Back to the thread, I usually capture the whole tape using scene detect, then trim down the good clips, I mark as good in the project window. I would like to know though, is it better to capture as Microsoft DV AVI codec or just the AVI codec? or totally uncompressed footage? I'd like to know if I can capture footage at better quality using a codec with better compression. I am currently capturing in Premiere Pro 1.5 - should I use a dedicated capture program then load the footage into Premiere instead of actually capturing in Premiere?

Russ
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Old September 18th, 2007, 09:27 PM   #9
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Luckily I have a firestore for my HD100 so I don't need to capture. Just plug the drive into a firewire port and begin editing in CS3.. very nice!

Now I just need to be able to afford cineform although I have to say editing the native .m2t files with a quad core is like a hot knife through butter :)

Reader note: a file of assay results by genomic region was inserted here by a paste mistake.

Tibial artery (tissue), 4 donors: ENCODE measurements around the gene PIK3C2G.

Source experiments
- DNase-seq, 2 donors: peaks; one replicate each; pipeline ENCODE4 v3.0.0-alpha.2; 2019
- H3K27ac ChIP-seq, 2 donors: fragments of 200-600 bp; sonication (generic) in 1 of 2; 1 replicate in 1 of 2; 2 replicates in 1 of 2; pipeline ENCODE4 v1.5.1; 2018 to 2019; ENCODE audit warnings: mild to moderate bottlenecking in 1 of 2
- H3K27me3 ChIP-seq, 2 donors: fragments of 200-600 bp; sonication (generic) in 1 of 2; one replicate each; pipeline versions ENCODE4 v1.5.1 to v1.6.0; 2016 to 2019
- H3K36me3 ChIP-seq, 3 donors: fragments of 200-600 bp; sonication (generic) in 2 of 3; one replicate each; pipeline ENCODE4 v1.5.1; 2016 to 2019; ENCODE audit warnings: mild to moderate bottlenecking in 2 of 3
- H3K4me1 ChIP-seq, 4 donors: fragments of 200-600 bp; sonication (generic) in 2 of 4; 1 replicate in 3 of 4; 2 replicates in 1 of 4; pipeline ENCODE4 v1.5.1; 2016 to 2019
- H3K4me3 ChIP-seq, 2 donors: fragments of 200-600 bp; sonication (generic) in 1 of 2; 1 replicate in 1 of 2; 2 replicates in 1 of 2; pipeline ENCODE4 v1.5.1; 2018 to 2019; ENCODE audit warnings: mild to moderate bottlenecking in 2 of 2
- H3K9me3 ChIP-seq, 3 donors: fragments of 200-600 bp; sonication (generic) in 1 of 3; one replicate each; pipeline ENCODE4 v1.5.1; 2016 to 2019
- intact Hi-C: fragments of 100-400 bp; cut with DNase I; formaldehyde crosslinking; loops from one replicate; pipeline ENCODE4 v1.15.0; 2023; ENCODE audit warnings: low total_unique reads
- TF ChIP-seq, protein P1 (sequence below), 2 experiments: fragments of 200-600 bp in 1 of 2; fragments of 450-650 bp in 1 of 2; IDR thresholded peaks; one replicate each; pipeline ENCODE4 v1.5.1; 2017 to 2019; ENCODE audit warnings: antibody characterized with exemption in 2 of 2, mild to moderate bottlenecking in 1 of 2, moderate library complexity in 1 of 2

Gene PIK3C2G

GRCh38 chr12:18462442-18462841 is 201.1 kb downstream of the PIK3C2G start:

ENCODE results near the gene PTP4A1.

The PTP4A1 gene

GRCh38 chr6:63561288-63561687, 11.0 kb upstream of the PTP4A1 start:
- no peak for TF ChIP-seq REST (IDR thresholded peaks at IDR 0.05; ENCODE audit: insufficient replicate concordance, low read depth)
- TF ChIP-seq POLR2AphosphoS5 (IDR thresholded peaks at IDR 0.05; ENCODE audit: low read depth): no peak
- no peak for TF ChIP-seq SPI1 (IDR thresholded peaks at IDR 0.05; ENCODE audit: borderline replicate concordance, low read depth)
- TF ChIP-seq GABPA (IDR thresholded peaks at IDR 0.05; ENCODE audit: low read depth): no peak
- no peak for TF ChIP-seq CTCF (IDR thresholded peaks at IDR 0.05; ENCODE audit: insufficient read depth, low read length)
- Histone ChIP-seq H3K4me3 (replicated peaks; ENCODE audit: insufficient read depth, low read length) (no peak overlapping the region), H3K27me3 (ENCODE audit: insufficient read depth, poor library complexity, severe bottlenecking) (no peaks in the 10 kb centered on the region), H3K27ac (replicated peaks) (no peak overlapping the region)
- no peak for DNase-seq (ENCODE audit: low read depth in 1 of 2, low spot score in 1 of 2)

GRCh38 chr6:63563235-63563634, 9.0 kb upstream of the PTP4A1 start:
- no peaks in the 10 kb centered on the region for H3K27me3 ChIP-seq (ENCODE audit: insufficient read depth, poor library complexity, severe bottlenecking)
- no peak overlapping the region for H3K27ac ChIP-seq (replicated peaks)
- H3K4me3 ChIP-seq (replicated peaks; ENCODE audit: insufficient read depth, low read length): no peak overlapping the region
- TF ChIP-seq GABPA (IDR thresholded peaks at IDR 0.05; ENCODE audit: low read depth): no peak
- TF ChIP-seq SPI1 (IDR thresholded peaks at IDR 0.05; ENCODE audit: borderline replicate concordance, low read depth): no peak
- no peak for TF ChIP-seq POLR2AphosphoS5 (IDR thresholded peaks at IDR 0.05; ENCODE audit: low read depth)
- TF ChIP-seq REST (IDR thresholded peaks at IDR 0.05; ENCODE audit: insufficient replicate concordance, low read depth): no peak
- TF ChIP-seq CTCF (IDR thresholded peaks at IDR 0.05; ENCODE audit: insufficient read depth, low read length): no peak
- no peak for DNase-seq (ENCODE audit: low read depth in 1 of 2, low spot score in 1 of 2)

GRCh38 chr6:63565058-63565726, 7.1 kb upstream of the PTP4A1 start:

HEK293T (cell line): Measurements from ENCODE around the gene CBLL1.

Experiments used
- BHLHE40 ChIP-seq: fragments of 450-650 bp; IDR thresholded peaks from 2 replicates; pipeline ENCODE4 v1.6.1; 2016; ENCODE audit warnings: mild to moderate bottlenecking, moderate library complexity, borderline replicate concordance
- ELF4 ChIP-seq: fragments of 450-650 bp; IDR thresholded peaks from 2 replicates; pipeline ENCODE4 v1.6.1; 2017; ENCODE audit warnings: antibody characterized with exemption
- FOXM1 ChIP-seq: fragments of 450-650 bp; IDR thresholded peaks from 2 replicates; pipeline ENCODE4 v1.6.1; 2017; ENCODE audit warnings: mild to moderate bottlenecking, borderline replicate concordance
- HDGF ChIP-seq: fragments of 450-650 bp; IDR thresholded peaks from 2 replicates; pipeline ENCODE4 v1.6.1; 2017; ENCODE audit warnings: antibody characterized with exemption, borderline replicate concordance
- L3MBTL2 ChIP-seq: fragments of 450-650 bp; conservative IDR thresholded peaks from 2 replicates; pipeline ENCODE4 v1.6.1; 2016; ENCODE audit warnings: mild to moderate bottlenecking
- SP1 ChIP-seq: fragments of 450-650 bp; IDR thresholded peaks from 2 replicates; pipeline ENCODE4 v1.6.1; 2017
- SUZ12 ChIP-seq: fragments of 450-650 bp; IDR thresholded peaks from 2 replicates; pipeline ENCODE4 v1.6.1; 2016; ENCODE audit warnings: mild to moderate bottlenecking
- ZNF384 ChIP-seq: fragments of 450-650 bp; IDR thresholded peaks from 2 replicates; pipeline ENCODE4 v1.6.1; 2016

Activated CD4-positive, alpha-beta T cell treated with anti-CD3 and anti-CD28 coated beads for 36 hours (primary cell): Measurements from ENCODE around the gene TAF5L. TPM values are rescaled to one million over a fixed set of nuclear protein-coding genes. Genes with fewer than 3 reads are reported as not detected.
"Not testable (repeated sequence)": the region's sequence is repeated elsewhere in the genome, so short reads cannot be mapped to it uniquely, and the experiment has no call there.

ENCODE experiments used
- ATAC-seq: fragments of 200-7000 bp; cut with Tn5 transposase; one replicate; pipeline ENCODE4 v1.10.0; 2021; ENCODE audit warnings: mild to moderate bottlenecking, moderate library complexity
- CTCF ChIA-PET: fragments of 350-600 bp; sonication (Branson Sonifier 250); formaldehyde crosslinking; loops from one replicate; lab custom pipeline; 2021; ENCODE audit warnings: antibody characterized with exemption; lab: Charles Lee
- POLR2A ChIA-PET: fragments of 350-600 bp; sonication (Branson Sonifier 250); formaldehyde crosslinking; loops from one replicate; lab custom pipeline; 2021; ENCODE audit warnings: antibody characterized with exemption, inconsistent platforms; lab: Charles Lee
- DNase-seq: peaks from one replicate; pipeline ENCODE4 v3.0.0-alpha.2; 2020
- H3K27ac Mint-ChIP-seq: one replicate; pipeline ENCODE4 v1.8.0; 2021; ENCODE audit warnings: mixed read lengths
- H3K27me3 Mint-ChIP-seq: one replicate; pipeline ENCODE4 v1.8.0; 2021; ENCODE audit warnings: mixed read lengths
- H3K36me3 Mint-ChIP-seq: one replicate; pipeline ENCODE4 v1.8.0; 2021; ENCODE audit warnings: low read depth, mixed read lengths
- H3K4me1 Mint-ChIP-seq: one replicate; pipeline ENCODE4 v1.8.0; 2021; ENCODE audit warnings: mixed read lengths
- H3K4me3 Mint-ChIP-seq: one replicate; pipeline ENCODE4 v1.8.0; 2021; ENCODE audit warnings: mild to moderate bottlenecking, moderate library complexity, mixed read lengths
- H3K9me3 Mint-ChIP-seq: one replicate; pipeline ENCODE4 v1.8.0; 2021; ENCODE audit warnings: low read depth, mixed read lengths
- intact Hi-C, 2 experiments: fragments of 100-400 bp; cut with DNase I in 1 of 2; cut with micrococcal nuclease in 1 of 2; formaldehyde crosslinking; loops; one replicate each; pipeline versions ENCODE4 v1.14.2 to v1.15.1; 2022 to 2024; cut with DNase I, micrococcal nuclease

Julian
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Old September 18th, 2007, 11:21 PM   #10
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I run Adobe Premiere Pro CS3 and now prefer to capture a tape as one clip.
Seems simpler these days, although it does seem to require more HD space. I also like tyhat there's no long batch capture required, and no need to try to re-batch capture clips that did not for some reason make it in the first batch capture. Honestly, that used to drive me crazy.

Actually one of my machines running PP 1.5.1--when I just dump a whole tape into Premiere, it will (Premiere, that is) break it up and create a new clip for every point where I stopped and started shooting. A cool feature, but why / how does it do that?
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Old September 19th, 2007, 07:34 AM   #11
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Premiere Pro version 1.5.1 used the Cineform codec, and that probably had something to do with it.

I had a great experience capturing HDV directly to hard drive using OnLocation. As long as I am in a studio setting, I will always want to do it that way. It is just a bit difficult to take a laptop everywhere I take my camera, so for that, a Firestore would be nice.